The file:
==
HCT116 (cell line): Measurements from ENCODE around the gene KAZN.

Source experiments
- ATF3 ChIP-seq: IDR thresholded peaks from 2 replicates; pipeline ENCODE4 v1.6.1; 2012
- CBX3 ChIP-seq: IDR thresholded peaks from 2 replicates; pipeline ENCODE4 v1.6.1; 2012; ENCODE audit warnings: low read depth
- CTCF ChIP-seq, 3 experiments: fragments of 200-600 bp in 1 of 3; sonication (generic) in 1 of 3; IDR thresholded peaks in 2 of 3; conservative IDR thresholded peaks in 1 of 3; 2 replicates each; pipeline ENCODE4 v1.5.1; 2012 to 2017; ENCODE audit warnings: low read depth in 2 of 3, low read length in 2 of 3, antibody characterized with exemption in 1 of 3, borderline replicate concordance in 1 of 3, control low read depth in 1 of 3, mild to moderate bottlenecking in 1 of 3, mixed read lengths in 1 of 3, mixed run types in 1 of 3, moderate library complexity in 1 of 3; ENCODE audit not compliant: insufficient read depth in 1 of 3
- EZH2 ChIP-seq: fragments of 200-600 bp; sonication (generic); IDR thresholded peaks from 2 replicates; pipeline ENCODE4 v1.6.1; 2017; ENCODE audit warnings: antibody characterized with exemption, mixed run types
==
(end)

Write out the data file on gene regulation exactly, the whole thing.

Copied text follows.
HCT116 (cell line): Measurements from ENCODE around the gene KAZN.

Source experiments
- ATF3 ChIP-seq: IDR thresholded peaks from 2 replicates; pipeline ENCODE4 v1.6.1; 2012
- CBX3 ChIP-seq: IDR thresholded peaks from 2 replicates; pipeline ENCODE4 v1.6.1; 2012; ENCODE audit warnings: low read depth
- CTCF ChIP-seq, 3 experiments: fragments of 200-600 bp in 1 of 3; sonication (generic) in 1 of 3; IDR thresholded peaks in 2 of 3; conservative IDR thresholded peaks in 1 of 3; 2 replicates each; pipeline ENCODE4 v1.5.1; 2012 to 2017; ENCODE audit warnings: low read depth in 2 of 3, low read length in 2 of 3, antibody characterized with exemption in 1 of 3, borderline replicate concordance in 1 of 3, control low read depth in 1 of 3, mild to moderate bottlenecking in 1 of 3, mixed read lengths in 1 of 3, mixed run types in 1 of 3, moderate library complexity in 1 of 3; ENCODE audit not compliant: insufficient read depth in 1 of 3
- EZH2 ChIP-seq: fragments of 200-600 bp; sonication (generic); IDR thresholded peaks from 2 replicates; pipeline ENCODE4 v1.6.1; 2017; ENCODE audit warnings: antibody characterized with exemption, mixed run types